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The Quest (1996)

This a very good movie with Jean Claude Van Damme as the hero triumphing against all odds. Van Damme also directed, and did a very fine job. It's like a synthesis of Indiana Jones with Bloodsport. The story is set in the 1930s and the tournament is not the Kumite, but an equivalent called the Ghang-gheng. The script is actually based upon an amended version of the Bloodsport story which never got produced. The pageantry here is greater. Really exotic settings with a more spectacular tournament venue. More diverse ethnicity via costume. I don't know enough about any of this to comment upon authenticity. For some reason I enjoyed this movie more the second time I saw it.

The Quick and the Dead

The Quick and the Dead (1995)

Very surrealistic western with really memorable scenes, such as Ellen "The Lady" (Sharron Stone) saving Cort (Russel Crowe) from hanging by shooting the rope.

There is one snazzy scene with "The Kid" (Leonardo DiCaprio)demonstrating pistols to Cort. Impressive close hand shots with lots of fancy gun twirling and cylinder spinning.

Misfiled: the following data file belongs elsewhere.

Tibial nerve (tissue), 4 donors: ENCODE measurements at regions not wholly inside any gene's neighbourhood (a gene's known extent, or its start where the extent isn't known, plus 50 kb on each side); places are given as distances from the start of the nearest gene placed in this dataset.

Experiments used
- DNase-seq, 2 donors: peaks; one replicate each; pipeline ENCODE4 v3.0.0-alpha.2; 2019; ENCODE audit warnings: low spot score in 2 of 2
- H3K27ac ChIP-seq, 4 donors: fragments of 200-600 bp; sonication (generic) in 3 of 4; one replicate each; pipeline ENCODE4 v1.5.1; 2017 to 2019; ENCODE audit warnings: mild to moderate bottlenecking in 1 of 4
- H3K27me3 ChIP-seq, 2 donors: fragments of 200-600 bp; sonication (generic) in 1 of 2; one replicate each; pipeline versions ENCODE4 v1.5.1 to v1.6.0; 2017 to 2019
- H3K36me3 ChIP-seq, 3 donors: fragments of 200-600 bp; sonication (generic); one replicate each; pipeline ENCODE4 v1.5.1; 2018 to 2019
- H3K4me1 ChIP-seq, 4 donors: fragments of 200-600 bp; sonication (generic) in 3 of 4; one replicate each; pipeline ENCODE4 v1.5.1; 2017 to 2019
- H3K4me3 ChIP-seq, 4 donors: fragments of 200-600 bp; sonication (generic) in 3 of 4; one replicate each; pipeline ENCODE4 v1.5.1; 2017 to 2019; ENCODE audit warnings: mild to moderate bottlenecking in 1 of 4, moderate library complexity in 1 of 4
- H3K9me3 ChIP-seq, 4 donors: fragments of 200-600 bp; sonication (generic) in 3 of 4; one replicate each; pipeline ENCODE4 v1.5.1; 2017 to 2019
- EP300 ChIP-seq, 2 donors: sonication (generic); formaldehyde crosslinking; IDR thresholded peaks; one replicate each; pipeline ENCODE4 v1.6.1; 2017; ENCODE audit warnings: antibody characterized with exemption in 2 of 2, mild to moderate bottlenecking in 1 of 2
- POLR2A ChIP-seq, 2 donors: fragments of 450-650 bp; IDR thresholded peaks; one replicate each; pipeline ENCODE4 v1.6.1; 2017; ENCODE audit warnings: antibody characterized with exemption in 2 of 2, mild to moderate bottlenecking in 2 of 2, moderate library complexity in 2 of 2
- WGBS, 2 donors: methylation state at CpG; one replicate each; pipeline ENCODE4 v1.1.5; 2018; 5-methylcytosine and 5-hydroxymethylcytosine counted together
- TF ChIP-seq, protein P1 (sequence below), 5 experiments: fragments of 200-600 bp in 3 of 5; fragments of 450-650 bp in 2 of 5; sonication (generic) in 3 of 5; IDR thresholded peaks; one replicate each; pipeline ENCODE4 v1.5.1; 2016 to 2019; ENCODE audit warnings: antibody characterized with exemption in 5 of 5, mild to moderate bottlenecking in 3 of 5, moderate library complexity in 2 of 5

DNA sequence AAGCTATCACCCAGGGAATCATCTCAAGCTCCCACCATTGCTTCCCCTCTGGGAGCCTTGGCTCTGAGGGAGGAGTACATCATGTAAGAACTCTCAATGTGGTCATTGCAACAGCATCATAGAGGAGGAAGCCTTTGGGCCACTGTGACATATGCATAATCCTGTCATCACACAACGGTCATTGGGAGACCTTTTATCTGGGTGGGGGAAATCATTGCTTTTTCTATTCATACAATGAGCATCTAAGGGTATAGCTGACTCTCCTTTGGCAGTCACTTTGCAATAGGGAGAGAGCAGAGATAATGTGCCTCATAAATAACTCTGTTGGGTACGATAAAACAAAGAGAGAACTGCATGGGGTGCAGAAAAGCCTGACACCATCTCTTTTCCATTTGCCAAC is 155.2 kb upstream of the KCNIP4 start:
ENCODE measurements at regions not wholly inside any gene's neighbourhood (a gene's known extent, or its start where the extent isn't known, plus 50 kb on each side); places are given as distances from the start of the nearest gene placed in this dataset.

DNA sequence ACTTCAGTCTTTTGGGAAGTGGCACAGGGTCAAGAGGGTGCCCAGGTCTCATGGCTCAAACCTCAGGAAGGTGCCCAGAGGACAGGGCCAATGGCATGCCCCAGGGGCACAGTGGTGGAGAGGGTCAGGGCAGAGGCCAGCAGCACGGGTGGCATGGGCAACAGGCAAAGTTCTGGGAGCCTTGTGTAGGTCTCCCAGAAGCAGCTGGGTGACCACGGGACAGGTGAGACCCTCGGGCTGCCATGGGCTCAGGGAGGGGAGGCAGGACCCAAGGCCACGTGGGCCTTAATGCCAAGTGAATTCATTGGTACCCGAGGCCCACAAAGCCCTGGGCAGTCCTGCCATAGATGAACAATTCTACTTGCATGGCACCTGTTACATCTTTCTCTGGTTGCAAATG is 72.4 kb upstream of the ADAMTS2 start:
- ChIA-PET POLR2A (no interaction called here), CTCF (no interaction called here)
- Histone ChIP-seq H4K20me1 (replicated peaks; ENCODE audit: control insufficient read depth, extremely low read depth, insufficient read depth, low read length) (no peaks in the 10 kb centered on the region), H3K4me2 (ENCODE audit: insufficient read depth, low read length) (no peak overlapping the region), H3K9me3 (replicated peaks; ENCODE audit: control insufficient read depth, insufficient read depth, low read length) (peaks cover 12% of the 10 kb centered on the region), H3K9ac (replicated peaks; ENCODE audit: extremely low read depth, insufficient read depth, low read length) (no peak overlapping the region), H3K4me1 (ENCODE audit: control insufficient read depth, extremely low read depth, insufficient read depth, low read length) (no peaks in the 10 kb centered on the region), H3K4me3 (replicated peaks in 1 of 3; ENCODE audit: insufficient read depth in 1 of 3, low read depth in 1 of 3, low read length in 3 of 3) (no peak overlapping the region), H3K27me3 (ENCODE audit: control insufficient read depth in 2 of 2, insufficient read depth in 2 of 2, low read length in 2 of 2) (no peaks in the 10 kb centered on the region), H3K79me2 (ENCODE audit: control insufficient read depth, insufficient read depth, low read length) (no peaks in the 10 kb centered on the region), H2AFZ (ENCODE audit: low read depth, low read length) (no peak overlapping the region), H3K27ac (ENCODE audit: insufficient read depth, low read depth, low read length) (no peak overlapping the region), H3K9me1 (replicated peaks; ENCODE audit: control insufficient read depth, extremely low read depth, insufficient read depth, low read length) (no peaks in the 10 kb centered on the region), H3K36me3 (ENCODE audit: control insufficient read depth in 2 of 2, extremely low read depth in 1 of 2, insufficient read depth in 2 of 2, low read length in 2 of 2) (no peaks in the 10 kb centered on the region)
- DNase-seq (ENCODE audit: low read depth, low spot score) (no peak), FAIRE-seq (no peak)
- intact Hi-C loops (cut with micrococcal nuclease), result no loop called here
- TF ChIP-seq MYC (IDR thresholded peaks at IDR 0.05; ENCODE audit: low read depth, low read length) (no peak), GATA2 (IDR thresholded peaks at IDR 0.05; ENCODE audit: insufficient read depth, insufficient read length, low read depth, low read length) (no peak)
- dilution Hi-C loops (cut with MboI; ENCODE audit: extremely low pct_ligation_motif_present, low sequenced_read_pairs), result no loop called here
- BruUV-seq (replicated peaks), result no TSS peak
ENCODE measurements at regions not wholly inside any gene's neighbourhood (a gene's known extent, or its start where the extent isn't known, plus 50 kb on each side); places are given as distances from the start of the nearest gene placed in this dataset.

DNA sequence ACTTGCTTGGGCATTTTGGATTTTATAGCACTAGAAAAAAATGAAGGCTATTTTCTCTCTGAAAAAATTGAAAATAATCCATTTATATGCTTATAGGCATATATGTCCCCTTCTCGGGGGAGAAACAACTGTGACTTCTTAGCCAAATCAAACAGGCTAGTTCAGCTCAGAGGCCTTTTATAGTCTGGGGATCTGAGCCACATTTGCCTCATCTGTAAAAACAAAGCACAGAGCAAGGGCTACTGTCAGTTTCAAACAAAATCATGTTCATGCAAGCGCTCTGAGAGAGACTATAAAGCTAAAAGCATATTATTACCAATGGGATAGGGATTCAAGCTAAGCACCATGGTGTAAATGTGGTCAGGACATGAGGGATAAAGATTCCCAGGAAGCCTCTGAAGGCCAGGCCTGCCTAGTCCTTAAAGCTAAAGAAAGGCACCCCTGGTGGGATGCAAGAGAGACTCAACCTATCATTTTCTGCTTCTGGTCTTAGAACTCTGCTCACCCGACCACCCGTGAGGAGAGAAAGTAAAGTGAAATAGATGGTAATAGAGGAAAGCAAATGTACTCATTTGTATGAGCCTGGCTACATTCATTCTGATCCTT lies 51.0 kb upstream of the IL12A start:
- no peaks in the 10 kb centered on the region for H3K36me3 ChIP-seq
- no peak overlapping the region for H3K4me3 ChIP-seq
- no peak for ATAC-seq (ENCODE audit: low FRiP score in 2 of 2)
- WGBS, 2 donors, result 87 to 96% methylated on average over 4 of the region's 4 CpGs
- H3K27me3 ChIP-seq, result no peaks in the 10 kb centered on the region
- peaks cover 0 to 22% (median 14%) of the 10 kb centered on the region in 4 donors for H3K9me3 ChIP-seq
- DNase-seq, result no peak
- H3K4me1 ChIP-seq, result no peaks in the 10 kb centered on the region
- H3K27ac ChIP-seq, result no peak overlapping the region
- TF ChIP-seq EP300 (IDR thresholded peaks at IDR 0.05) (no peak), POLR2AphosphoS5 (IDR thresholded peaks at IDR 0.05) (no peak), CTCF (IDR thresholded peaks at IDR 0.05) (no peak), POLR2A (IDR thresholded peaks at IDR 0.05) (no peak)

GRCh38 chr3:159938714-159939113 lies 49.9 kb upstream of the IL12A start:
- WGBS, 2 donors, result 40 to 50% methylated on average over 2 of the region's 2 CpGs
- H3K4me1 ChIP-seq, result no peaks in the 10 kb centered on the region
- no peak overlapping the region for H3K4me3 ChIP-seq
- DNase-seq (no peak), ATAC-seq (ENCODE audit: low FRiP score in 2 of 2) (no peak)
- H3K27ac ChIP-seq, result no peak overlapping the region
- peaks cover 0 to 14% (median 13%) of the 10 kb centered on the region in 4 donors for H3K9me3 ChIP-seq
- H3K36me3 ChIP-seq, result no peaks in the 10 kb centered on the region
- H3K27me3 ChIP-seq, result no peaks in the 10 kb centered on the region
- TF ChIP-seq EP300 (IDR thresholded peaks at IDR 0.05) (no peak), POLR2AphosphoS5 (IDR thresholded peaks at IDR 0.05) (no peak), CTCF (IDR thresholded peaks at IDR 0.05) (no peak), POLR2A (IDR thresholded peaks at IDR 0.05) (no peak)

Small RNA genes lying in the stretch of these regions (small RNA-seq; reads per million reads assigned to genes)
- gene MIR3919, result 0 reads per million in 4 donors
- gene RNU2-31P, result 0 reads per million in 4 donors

There's another scene with the fight between John Herod and Sgt. Clay Campbell. The first time I saw the movie, a big hole appears in Campbell's back with sunlight coming through. Unrealistic, but very cool. Last time I saw the movie, there was no hole. Delayed action reality editing I call it.

Then there was the fight between John Herod and Ace Hanlon. Beautiful photography of the sheriff (Gene Hackman) lighting a cigar in between shots, as he shoots guns out of both of Ace's hands. And Ace himself is no slouch with pistols.

Near the end, we see Cort shooting two guys off rooftops at the same time with a pistol in each hand and his arms crossed.

Many very memorable images. If you love westerns, especially the suspense of gunfights, don't miss this one.

Raging Bull

Raging Bull (1980)

When I was told that we were going to see "Raging Bull" I had no knowledge of the film, and said in all seriousness "I really don't see Robert Deniro as an Indian Chief, but if anybody can do it, he can".

The fight scenes are done meticulously. The brutality is really intense. There are lots of short takes, fast clusters of hard combination punches. The sense of realism and visceral identification with the fighters is very great. The viewer feels like he is in the ring being hit. All this courtesy of Thelma Schoonmaker, editing genius.

Outside of the ring Martin Scorcese uses a much more relaxed pace with longer takes, so we can see subtle facial expressions and absorb dramatic complexities. One good example is when Joey introduces Jake to Vickie with a chain link fence between them. Jake is very shy and awkward, because Vickie is so young and beautiful. But Jake is also courageous, knows what he wants, and asks her for a date anyway.